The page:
Less than a month after Brian Flores’ class action lawsuit against the league and several teams for their alleged racist hiring practices was not mentioned at NFL Commissioner Roger Goodell’s annual press conference at the Super Bowl — where he was again pressed about the lack of diversity in the NFL and the NFL Media Group – it looks like we’ve come to a point where the league may have to work things out in private or risk exposure in public.
Since the NFL settled his case with Colin Kaepernick and Eric Reid when racism was at the heart of it, the smartest move for a league with its reputation and history — who is represented by a black person (Loretta Lynch) — would be to write an airtight nondisclosure agreement and cut a big check.
I pray that the meaning remains rare, and that the league and these owners are stupid enough to thwart the supposed advice of the person they hired to help them out of this mess. Besides, the dude who owns Twitter has proven that wealth and intelligence are sold separately.
Wednesday, a New York judge decided that portions of Flores’ claims may be pursued in open court and not in arbitration. last fall, Flores’ lawyers alleged racial bias against the NFL because the league wanted things to go to arbitration. The league wanted this option because things would be behind closed doors and that would mean Goodell would be the referee. Flores’ the lawyers wrote that arbitration would allow unreasonably unilaterally biased “kangaroo courts” to decide the outcome.
This news adds more momentum to Flores’ case, as Steve Wilks and Ray Horton have joined him in the lawsuit. After being fired as head coach of the Miami Dolphins, Flores spent last season as an assistant in Pittsburgh and is now the defensive coordinator for the Minnesota Vikings. Wilks was the interim head coach of the Carolina Panthers, but was not hired after the season despite the team’s owner David Tepper claiming he was trying to root out the league’s “old boy network”. Horton is USFL coach.
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Judge Valerie Caproni’s ruling does cite that the specifics about individual coaching contracts and if they were properly signed are headed to arbitration. However, she also wrote that the case shone “an unflattering spotlight on National Football League employment practices” and that “although the vast majority of professional football players are black, only a tiny percentage of coaches are black”.
“We are pleased that Coach Flores’ class claims of systematic discrimination against the NFL and multiple teams will proceed in court and ultimately before a jury of his peers,” he added. Flores’ lawyers said in a statement. “We are disappointed that the court has imposed arbitration of any claims before Mr. Goodell, as he is manifestly biased and unqualified to adjudicate on these matters. We expect him to delegate these matters to a genuinely neutral arbitrator. out of concern for fundamental fairness.We look forward to pursuing all of these claims to trial in their various forums.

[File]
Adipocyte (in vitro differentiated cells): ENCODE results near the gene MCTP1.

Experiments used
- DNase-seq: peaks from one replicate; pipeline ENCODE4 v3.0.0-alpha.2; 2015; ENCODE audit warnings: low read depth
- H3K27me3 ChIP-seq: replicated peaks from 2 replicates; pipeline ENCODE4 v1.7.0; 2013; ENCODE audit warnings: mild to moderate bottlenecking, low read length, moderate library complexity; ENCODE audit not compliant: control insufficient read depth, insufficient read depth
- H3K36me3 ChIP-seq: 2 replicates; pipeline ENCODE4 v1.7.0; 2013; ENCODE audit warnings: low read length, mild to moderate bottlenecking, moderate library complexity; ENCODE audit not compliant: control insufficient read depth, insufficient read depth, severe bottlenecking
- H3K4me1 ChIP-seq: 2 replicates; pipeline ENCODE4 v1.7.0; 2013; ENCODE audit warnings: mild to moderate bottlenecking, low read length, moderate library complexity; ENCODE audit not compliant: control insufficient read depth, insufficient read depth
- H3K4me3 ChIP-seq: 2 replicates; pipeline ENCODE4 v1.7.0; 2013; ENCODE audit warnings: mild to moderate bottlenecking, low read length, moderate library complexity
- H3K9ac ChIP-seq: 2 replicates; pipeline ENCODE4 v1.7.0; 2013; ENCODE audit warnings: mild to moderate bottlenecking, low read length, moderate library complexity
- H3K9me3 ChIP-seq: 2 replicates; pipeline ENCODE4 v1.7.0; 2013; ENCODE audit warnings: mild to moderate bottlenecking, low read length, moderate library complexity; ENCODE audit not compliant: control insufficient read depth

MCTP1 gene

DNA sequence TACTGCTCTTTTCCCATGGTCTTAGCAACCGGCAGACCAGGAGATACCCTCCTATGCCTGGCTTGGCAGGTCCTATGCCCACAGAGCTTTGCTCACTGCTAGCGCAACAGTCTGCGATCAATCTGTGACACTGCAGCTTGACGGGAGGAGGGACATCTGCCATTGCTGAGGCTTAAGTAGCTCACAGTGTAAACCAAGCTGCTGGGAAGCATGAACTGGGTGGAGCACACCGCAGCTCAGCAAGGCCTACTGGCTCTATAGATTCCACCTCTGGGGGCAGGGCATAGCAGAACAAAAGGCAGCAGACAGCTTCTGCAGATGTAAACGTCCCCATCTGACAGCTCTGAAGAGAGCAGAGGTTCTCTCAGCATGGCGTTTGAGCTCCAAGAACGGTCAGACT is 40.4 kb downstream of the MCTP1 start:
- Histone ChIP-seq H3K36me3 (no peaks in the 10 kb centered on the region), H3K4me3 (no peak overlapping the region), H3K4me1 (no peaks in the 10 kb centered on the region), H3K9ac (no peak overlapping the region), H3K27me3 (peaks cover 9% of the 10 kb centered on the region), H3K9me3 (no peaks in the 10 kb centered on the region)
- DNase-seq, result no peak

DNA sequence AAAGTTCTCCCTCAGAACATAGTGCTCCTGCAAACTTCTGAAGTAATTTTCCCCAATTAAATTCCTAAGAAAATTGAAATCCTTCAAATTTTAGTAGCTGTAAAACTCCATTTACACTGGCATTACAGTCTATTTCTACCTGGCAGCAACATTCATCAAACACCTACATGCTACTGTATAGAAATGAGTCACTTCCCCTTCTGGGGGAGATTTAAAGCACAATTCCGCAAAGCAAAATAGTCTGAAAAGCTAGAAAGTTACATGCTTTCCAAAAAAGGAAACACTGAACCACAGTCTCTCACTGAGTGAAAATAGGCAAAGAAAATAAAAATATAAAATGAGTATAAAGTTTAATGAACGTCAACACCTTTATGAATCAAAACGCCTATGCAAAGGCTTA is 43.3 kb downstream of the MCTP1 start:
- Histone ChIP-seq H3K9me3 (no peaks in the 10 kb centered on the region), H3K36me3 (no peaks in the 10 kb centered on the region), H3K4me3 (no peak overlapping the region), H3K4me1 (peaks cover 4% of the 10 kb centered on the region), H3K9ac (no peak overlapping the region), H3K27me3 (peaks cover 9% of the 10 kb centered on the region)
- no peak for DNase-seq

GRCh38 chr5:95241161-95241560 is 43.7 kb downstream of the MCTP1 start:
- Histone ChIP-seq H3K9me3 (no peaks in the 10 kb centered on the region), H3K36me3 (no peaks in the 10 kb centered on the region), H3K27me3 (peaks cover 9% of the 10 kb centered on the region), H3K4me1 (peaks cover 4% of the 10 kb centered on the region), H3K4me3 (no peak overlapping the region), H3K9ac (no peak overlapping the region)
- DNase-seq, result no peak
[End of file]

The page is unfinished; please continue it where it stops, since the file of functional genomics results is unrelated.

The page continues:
But wait, there’s more
According to Associated pressCaproni also wrote “that coaches’ descriptions of their experiences of racial discrimination in a league with a ‘long history of systematic discrimination against black players, coaches and managers – are incredibly troubling.The report goes on to say that the judge fIt was “difficult to fathom” that there was only one black head coach when Flores sued in a 32-team league with black players making up around 70% of the roster. The judge will also retain his authority to review Goodell’s decision if he is the referee.
The NFL and its owners are the only reason they are in this position. By being unfair to black employees — especially black coaches — for decades and choosing not to settle this matter out of court for over a year, they’ve painted themselves into a corner.
Last February, Brian Flores went on national television and said CBS Matinees, “We are at a crossroads in the road right now. Either we’re going to keep things the way they are, or we’re going to take a different direction and make some real changes. I hope he is a man of his word. Because taking the supposed settlement that is more than likely would be the easy way out. Rejecting it for a chance to erase this system in open court should be the only goal. Besides, he’s already come all this way. Might as well finish the job.